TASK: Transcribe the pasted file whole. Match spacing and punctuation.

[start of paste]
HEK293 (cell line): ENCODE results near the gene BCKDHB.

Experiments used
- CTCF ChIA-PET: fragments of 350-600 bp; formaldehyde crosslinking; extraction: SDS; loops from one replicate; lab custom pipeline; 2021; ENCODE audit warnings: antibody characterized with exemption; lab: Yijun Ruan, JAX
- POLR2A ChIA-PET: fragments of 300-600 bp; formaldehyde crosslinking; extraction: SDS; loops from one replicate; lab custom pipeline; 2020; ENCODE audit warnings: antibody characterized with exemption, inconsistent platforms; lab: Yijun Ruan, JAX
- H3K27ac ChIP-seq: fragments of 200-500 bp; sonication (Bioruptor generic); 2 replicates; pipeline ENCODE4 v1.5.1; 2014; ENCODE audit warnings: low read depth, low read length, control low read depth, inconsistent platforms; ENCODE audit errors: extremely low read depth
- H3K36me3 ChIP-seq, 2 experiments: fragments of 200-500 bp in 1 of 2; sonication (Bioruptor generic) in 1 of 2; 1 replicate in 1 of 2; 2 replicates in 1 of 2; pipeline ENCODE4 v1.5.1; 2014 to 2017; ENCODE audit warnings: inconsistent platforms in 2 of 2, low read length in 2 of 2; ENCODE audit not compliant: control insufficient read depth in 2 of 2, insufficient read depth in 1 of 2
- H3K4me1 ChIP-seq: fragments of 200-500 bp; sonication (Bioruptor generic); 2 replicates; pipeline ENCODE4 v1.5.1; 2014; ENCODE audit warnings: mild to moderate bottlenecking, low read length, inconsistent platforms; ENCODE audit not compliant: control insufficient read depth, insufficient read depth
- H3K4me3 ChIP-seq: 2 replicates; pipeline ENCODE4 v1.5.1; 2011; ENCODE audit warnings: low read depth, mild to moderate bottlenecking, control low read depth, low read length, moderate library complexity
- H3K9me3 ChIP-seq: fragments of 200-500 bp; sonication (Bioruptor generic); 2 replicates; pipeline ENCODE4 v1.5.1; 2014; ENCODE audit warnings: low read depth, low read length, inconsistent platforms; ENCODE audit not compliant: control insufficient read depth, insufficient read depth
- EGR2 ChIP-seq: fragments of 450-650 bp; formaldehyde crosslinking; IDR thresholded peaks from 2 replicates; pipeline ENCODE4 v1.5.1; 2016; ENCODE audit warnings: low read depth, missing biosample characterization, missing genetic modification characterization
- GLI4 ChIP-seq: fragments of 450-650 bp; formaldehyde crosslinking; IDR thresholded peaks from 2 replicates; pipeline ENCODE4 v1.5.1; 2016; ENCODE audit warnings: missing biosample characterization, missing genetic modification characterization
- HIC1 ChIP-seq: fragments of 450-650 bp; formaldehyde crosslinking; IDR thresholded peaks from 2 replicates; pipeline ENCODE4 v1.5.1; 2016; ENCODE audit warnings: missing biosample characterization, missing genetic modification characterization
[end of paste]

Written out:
HEK293 (cell line): ENCODE results near the gene BCKDHB.

Experiments used
- CTCF ChIA-PET: fragments of 350-600 bp; formaldehyde crosslinking; extraction: SDS; loops from one replicate; lab custom pipeline; 2021; ENCODE audit warnings: antibody characterized with exemption; lab: Yijun Ruan, JAX
- POLR2A ChIA-PET: fragments of 300-600 bp; formaldehyde crosslinking; extraction: SDS; loops from one replicate; lab custom pipeline; 2020; ENCODE audit warnings: antibody characterized with exemption, inconsistent platforms; lab: Yijun Ruan, JAX
- H3K27ac ChIP-seq: fragments of 200-500 bp; sonication (Bioruptor generic); 2 replicates; pipeline ENCODE4 v1.5.1; 2014; ENCODE audit warnings: low read depth, low read length, control low read depth, inconsistent platforms; ENCODE audit errors: extremely low read depth
- H3K36me3 ChIP-seq, 2 experiments: fragments of 200-500 bp in 1 of 2; sonication (Bioruptor generic) in 1 of 2; 1 replicate in 1 of 2; 2 replicates in 1 of 2; pipeline ENCODE4 v1.5.1; 2014 to 2017; ENCODE audit warnings: inconsistent platforms in 2 of 2, low read length in 2 of 2; ENCODE audit not compliant: control insufficient read depth in 2 of 2, insufficient read depth in 1 of 2
- H3K4me1 ChIP-seq: fragments of 200-500 bp; sonication (Bioruptor generic); 2 replicates; pipeline ENCODE4 v1.5.1; 2014; ENCODE audit warnings: mild to moderate bottlenecking, low read length, inconsistent platforms; ENCODE audit not compliant: control insufficient read depth, insufficient read depth
- H3K4me3 ChIP-seq: 2 replicates; pipeline ENCODE4 v1.5.1; 2011; ENCODE audit warnings: low read depth, mild to moderate bottlenecking, control low read depth, low read length, moderate library complexity
- H3K9me3 ChIP-seq: fragments of 200-500 bp; sonication (Bioruptor generic); 2 replicates; pipeline ENCODE4 v1.5.1; 2014; ENCODE audit warnings: low read depth, low read length, inconsistent platforms; ENCODE audit not compliant: control insufficient read depth, insufficient read depth
- EGR2 ChIP-seq: fragments of 450-650 bp; formaldehyde crosslinking; IDR thresholded peaks from 2 replicates; pipeline ENCODE4 v1.5.1; 2016; ENCODE audit warnings: low read depth, missing biosample characterization, missing genetic modification characterization
- GLI4 ChIP-seq: fragments of 450-650 bp; formaldehyde crosslinking; IDR thresholded peaks from 2 replicates; pipeline ENCODE4 v1.5.1; 2016; ENCODE audit warnings: missing biosample characterization, missing genetic modification characterization
- HIC1 ChIP-seq: fragments of 450-650 bp; formaldehyde crosslinking; IDR thresholded peaks from 2 replicates; pipeline ENCODE4 v1.5.1; 2016; ENCODE audit warnings: missing biosample characterization, missing genetic modification characterization